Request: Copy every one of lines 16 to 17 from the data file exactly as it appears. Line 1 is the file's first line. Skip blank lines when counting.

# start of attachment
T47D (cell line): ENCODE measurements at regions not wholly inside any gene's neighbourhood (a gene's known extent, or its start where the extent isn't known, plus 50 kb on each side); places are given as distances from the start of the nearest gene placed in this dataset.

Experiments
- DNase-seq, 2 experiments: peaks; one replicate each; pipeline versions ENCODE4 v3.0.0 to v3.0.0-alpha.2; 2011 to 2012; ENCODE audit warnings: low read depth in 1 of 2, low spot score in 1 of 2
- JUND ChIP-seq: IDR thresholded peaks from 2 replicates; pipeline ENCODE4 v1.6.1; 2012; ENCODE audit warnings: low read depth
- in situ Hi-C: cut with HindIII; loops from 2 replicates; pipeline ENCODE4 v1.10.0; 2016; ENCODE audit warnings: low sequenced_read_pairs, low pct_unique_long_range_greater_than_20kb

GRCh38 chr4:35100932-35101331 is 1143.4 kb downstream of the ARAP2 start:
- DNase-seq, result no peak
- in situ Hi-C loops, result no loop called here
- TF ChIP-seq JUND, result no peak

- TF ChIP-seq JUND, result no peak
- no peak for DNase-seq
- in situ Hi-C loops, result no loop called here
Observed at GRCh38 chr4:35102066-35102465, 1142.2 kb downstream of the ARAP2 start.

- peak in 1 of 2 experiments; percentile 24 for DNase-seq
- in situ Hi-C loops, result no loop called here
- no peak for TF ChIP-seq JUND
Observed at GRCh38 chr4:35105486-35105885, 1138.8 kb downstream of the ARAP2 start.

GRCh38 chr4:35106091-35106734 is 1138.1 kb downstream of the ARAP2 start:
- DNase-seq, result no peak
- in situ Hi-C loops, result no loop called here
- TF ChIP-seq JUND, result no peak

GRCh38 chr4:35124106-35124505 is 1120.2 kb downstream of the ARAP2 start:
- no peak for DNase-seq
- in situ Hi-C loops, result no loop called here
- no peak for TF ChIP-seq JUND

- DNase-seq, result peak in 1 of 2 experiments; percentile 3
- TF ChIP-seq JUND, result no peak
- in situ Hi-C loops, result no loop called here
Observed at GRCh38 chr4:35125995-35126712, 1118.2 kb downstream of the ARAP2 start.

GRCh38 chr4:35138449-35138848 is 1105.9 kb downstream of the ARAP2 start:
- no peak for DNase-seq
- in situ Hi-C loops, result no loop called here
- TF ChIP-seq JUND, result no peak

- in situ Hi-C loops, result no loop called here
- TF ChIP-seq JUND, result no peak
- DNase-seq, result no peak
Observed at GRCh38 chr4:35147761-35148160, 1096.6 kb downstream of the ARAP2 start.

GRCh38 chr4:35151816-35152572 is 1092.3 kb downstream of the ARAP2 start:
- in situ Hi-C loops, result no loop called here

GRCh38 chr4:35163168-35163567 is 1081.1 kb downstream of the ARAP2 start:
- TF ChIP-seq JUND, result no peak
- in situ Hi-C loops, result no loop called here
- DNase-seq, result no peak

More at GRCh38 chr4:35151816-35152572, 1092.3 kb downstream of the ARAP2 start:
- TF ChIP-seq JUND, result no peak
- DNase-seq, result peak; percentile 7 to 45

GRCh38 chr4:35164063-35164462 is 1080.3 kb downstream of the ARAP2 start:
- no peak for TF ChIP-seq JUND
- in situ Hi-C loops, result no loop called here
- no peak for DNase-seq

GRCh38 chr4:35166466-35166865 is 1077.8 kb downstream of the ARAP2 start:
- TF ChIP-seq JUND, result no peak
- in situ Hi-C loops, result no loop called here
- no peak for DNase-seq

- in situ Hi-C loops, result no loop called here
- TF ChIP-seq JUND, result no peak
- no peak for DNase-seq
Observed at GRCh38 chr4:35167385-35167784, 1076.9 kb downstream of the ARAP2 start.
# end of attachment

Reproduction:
- no peak for TF ChIP-seq JUND
Observed at GRCh38 chr4:35105486-35105885, 1138.8 kb downstream of the ARAP2 start.